Privacy complaints put driver's license database under scrutiny

12:10 AM, Jan 9, 2013   |    comments
  • Share
  • Print
  • - A A A +

ST. PAUL, Minn. - When Anne Marie Rasmussen dropped more than a hundred pounds a few years ago, she says it's not the only thing she lost.

A former police officer, Rasmussen says some of her coworkers, plus dozens of people she didn't even know, stole her privacy by using a Minnesota state computer database to look at her driver's license more than 500 times.

Rasmussen now says she's scared of being in public, and scared of the very people she used to work with every day.

"Being outside is terrifying," Rasmussen said.

Hennepin County Sheriff Rich Stanek says he also is concerned about misuse within the system. He said he learned in June that 21 different state agencies had looked up his license, saying he doesn't think they all had a reason. Stanek says when he asked the Department of Public Safety who had looked, they wouldn't tell him.

"The names of the people who have accessed that data are private under Minnesota law," said Bruce Gordon, DPS Director of Communications.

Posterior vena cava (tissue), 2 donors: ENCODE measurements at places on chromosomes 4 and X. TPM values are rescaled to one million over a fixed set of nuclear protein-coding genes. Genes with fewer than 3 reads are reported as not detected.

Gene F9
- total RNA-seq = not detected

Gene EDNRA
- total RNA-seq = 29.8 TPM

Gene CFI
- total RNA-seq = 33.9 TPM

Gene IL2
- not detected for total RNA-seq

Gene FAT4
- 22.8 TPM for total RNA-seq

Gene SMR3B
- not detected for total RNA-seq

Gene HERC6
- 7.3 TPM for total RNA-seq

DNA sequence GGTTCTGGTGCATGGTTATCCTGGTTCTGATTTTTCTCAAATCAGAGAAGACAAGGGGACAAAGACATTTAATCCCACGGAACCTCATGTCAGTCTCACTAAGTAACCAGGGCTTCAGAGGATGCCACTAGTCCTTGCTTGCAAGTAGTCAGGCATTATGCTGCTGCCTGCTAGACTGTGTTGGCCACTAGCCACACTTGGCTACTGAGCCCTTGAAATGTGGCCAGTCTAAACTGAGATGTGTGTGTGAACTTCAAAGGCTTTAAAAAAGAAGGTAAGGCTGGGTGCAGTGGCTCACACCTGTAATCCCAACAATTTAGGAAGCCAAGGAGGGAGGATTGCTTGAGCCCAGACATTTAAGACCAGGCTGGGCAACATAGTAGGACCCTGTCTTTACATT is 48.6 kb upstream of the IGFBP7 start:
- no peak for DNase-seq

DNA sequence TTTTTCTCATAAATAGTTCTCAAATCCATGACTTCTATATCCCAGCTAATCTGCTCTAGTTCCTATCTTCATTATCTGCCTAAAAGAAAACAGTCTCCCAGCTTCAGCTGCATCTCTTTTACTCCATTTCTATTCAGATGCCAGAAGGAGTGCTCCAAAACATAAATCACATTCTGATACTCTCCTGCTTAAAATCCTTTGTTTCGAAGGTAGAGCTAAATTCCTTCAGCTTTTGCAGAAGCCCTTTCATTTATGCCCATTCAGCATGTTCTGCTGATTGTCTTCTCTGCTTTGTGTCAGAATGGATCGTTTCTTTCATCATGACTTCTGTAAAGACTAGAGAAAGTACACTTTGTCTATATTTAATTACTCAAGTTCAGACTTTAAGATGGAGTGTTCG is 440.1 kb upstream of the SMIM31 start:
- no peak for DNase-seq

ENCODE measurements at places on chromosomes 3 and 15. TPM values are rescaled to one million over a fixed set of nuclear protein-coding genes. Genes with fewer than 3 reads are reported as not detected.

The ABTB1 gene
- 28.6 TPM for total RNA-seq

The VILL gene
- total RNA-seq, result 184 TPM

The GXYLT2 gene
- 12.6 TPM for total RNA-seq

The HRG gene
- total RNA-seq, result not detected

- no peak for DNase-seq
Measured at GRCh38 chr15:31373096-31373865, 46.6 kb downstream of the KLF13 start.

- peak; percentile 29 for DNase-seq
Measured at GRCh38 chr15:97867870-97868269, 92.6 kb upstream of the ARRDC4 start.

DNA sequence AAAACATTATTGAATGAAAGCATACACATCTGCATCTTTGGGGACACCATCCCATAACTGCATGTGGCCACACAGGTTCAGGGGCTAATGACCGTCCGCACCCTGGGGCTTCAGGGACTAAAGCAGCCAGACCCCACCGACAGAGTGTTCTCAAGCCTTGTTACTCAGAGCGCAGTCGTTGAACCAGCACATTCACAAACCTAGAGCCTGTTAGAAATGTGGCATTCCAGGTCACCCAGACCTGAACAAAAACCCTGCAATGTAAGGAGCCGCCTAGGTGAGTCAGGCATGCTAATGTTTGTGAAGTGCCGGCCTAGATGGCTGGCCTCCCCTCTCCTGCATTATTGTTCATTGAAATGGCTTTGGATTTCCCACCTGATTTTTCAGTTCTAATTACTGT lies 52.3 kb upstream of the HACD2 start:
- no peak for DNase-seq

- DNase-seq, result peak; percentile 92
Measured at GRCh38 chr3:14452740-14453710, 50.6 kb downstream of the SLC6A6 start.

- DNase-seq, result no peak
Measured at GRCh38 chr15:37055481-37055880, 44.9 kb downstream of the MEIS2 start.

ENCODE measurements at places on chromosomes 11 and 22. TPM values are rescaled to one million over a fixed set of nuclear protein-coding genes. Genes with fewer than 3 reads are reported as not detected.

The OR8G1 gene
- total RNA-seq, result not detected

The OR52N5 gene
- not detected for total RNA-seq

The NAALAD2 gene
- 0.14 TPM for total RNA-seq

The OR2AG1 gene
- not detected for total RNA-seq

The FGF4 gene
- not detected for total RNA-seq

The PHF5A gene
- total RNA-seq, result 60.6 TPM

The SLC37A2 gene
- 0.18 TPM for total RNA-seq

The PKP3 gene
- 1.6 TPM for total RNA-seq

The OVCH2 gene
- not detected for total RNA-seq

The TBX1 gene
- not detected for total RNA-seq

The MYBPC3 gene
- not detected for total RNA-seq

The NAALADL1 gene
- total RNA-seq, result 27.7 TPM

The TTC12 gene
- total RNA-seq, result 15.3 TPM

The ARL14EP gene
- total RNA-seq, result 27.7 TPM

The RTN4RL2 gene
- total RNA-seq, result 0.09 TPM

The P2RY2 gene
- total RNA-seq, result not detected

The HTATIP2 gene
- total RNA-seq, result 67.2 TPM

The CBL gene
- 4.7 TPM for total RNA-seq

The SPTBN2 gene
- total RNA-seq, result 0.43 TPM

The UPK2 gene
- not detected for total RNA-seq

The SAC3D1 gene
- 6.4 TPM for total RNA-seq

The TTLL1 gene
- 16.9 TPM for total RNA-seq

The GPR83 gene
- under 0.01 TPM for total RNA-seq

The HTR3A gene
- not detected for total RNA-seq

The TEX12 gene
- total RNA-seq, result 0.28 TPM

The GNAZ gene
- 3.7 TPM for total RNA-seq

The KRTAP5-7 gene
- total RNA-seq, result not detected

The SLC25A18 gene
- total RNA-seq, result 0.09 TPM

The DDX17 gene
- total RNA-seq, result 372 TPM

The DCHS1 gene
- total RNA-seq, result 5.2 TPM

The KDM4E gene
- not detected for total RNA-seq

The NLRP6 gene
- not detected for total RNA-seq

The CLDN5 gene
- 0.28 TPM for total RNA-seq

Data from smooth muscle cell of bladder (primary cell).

The DPS told Anne Marie Rasmussen the same thing when she asked, but she finally did find out when she filed a civil lawsuit, winning more than a million dollars in damages so far.

Her attorney, Jon Strauss of the Sapientia Law Group in Minneapolis, says the case shows how unfortunate it is that state law prevents victims like Rasmussen from finding out who's seeing their records -- and whether they have a need to.

DPS says it's following the current state law, adding that it does its own checks, each month printing a list of the 50 people who use the system the most, and doing random audits to help protect privacy.

"Law enforcement people really need to use this data, and we want to make sure they continue to have access to it," Gordon said. "But misuse will not be tolerated."

Laws now leave any punishment up to the agency where misuse took place, but those laws could soon change.

State representative Mary Liz Holberg says the state's computer system should be better about tracking misuse, and she expects legislators will discuss that issue and other things related to drivers license privacy during this legislative session.

(Copyright 2012 by KARE. All Rights Reserved. This material may not be published, broadcast, rewritten or redistributed.)

Most Watched Videos